Eye of newt, and toe of frog,
Wool of bat, and tongue of dog,
Adder's fork, and blind-worm's sting,
Lizard's leg, and owlet's wing,
— For a charm of powerful trouble,
Like a hell-broth boil and bubble.
Double, double toil and trouble;
Fire burn, and caldron bubble.
Scale of dragon; tooth of wolf;
Witches' mummy;
maw and gulf Of the ravin'd salt-sea shark;
Root of hemlock digg'd i the dark;
Liver of blaspheming Jew;
Gall of goat, and slips of yew
Sliver'd in the moon's eclipse;
Nose of Turk, and Tartar's lips;
Finger of birth-strangled babe
Ditch-deliver'd by a drab,—
Make the gruel thick and slab:
Add thereto a tiger's chaudron,
For the ingredients of our caldron.
Double, double toil and trouble;
Fire burn, and caldron bubble.
Cool it with a baboon's blood,
Then the charm is firm and good.

No wonder they joke about English cooking. That cackling old devil woman could probably teach old Mother Hubbard a thing or two. And here I was living all these years in comfortable ignorance, thinking pudding was a type of English dessert, light and fluffy and made with milk, sugar and eggs. How do they eat such stuff? Just screw your courage to the sticking place and we'll not go hungry.

These brits are crazy. *Taps side of head*

Wednesday, August 2, 2006

They've all gone to look for America...

Kathy, I’m lost, I said, though I knew she was sleeping
I'm empty and aching and I don’t know why
Counting the cars on the new jersey turnpike
They’ve all gone to look for America

Yesterday one of my close friends just left for the states. I didn't go to the airport to see him off. I suppose it just seemed so commonplace now, what with everyone 'doing my MS in the US'. I've got now 6 of my close friends happily slogging away in the States. With the others scattered across Hyderabad and Bangalore and the paltry few in Madras (down to two now, one of whom probably will be leaving to the states on work in a few months) working late nights, I don't recall the last time I've had actual human contact with any of them. I probably know every line on the faces of their yahoo avatars tho (Hey, nice tee! When did you change your shirt?)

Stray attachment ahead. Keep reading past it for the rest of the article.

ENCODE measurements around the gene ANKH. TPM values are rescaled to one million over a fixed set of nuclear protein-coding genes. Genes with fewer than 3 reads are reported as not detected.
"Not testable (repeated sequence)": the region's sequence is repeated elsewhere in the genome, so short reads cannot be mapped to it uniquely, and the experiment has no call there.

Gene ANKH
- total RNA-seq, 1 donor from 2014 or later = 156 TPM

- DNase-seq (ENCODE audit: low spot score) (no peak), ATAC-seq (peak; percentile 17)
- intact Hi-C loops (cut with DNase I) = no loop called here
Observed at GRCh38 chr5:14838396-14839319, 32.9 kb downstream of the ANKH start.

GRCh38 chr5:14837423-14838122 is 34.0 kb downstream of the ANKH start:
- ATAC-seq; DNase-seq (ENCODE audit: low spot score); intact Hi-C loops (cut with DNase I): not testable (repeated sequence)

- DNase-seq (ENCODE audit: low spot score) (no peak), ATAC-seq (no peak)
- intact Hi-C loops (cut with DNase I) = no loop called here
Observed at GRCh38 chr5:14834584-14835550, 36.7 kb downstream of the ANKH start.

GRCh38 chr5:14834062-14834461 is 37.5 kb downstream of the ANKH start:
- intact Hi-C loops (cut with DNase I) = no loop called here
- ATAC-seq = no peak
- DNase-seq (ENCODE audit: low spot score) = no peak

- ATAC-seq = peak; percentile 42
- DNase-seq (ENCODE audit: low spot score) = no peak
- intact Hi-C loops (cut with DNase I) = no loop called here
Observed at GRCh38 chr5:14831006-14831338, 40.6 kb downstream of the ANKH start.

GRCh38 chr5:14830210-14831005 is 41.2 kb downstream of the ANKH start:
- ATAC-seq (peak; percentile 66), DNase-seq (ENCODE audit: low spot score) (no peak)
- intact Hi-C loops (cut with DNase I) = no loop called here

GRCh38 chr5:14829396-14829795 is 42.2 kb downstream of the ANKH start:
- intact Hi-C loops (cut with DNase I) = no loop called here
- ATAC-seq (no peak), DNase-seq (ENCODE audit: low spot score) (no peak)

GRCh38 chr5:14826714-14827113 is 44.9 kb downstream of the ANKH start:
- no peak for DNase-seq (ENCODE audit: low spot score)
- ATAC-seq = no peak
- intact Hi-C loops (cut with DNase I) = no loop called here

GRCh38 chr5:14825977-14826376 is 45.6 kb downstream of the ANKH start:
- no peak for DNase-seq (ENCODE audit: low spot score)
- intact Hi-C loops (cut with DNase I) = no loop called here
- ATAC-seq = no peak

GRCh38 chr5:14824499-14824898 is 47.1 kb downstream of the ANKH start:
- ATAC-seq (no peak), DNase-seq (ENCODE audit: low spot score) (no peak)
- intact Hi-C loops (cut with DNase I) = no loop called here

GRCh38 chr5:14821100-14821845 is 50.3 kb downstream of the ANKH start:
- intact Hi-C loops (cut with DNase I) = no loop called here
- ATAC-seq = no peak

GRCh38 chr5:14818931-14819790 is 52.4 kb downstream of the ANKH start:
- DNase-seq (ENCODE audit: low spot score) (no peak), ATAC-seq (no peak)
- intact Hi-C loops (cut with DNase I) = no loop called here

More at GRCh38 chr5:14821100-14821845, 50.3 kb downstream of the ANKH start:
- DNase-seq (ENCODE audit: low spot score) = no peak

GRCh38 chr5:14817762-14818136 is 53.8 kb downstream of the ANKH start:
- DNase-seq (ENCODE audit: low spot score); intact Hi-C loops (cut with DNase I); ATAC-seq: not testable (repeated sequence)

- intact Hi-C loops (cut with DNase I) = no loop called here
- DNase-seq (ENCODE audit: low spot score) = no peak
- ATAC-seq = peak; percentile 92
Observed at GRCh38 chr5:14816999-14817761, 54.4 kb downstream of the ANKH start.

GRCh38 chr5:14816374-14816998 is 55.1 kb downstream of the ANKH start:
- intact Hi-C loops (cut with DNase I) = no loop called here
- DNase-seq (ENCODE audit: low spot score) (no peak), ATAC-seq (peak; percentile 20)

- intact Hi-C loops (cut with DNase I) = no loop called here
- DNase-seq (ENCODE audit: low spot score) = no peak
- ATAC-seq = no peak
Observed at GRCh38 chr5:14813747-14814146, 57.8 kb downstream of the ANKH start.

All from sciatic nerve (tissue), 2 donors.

But the funny thing was when and how it actually hit me that this guy who I've grown quite fond of and so close to in the past few months is leaving, putting miles and miles of vast blue sea between us. It happened when I woke up the next morning and stopped halfway thru my message and had to erase his number from my mobile phonebook. When do you say your goodbyes? In the airport? At your last get-together? Over your last phonecall? I think they should turn erasing numbers from your phonebook into a symbolic rite. You know, like dropping the first fistful of dirt over the coffin. It doesn't really sink in till you see those unsettling words surface on that wretched device. What do you call that moment? That actual moment in time when you stop and your mind quickly shifts into reverse and plays back all the memories, all the scenes of the last eventful days, complete with emotional baggage? It's the very opposite of the 'Aha' moment, a kind of wind getting sucked out of you as opposed to running thru the streets stark naked shouting Eureka!

Oh well, the situation isn't that dire I suppose. There is *sneers* tech-no-logy. *tries to inject as much venom as Times New Roman Font Size 10 will allow* But jokes aside, it really is infinitely easier to keep in touch with these days. Thanks to tech-no-logy. It's been hardly two years and I think I've forgotten how to be happy with 1MB of email storage. Ah but lets start at the very beginning... I remember in the 8th when I was one of the very few people who had a computer and I think the only one in the entire school to have a modem. Forget that it was an ancient smoke-signal-sending relic cleverly crafted by VSNL to look state of the art with lots of flashy LEDs that didn't do a damn thing but looked quite spiffy, like something a 1960s movie would take to be their idea of a 21st century computer. Also disregard the fact that it was in fact a measly 14.4kbps that would take hours to connect, staying connected for only a few seconds at a time and in those elusive few seconds make you want to manually push out the 0s and 1s over the dodgy telephone line. Forget that. The thing is, we were actually around to see it happen and we remember a time before the Internet. Heck, I even remember pagers and pre-historic motorolla phones that had all the sleek elegance of a brick tearing away one pocket seam at a time.